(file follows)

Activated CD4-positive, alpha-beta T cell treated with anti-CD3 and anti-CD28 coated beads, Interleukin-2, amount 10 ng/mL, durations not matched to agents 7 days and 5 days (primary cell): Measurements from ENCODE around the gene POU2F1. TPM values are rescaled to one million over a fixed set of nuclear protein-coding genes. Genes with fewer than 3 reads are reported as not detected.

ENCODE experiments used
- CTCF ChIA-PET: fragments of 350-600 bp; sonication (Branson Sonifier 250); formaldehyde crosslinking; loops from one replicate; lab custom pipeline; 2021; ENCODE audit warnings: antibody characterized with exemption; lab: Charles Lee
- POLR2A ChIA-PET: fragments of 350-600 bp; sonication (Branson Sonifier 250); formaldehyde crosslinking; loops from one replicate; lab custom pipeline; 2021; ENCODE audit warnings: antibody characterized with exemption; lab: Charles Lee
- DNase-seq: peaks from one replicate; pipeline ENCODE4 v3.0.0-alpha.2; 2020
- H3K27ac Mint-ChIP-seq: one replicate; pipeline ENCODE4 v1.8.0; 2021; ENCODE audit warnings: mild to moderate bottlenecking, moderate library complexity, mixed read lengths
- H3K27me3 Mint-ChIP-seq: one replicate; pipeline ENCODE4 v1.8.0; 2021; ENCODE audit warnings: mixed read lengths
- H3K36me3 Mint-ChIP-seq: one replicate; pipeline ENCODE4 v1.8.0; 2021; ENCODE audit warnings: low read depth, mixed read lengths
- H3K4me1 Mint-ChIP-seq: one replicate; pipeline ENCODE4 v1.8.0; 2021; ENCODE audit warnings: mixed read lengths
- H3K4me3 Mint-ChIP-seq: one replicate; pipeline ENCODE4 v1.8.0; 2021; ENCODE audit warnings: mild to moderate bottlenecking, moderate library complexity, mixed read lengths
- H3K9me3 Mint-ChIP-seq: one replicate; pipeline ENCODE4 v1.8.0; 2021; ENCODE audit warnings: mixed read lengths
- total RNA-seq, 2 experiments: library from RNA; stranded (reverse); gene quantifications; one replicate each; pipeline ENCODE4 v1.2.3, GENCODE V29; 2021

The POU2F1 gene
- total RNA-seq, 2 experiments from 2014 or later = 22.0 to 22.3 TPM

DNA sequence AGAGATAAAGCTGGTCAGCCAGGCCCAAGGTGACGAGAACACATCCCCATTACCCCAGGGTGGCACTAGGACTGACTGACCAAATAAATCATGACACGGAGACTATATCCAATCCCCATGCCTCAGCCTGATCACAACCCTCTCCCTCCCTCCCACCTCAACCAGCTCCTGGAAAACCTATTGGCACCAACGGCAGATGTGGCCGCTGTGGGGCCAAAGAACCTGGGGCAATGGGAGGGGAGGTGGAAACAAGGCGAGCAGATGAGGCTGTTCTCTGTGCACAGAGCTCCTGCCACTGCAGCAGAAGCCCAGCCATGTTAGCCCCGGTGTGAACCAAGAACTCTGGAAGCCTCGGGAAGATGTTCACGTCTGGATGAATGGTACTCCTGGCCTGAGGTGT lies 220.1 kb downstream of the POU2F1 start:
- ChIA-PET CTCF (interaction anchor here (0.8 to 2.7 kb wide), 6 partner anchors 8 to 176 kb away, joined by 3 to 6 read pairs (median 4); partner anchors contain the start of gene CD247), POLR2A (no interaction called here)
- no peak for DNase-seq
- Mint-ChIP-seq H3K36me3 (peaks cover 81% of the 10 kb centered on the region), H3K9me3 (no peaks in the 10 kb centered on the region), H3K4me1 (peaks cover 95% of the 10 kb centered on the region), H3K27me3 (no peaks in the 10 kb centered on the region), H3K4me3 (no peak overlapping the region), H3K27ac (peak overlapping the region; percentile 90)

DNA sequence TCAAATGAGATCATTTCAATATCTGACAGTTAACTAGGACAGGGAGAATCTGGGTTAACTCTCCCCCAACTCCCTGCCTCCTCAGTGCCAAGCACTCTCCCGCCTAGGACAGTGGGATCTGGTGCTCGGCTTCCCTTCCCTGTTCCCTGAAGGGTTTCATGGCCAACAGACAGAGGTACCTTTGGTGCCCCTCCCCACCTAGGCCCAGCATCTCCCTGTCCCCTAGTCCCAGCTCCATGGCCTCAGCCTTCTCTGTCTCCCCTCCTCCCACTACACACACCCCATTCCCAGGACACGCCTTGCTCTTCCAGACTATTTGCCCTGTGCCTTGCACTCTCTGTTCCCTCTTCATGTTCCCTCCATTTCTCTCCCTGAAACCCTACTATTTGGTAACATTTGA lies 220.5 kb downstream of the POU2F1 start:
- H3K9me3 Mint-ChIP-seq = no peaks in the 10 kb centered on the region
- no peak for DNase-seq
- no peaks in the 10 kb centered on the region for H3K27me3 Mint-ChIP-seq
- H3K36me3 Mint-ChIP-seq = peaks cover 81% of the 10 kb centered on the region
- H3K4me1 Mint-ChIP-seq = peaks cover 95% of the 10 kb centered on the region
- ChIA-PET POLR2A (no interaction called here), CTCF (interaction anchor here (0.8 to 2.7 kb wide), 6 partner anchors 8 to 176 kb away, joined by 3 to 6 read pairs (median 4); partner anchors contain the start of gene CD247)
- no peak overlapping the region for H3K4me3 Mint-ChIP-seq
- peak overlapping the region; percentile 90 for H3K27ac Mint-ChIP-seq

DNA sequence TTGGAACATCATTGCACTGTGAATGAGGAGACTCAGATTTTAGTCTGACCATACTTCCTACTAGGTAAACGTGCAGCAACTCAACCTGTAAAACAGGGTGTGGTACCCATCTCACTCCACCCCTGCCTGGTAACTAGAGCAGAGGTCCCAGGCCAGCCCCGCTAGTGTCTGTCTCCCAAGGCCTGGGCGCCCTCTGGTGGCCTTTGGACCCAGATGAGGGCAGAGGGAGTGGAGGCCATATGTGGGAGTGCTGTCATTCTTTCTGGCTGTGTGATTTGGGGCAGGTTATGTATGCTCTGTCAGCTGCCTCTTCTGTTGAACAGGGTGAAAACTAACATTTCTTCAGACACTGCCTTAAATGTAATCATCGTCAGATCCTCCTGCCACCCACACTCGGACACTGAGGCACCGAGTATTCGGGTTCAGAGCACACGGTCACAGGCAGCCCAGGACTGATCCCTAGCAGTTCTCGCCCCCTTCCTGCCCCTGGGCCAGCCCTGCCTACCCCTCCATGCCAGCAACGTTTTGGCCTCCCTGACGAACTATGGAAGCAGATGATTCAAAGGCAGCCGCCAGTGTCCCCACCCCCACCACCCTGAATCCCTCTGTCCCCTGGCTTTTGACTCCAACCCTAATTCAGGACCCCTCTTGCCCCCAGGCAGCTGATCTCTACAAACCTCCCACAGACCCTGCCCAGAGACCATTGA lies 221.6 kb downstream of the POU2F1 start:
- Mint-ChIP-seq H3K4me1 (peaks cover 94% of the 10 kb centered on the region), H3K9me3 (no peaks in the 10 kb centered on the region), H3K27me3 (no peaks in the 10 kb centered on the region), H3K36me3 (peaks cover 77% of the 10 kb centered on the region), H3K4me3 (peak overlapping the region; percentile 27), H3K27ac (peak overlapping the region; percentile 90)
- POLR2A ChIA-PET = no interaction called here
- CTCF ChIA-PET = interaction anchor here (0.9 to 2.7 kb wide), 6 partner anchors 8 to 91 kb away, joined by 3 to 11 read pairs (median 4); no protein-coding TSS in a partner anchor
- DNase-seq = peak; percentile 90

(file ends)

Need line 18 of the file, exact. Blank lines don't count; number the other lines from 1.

- Mint-ChIP-seq H3K36me3 (peaks cover 81% of the 10 kb centered on the region), H3K9me3 (no peaks in the 10 kb centered on the region), H3K4me1 (peaks cover 95% of the 10 kb centered on the region), H3K27me3 (no peaks in the 10 kb centered on the region), H3K4me3 (no peak overlapping the region), H3K27ac (peak overlapping the region; percentile 90)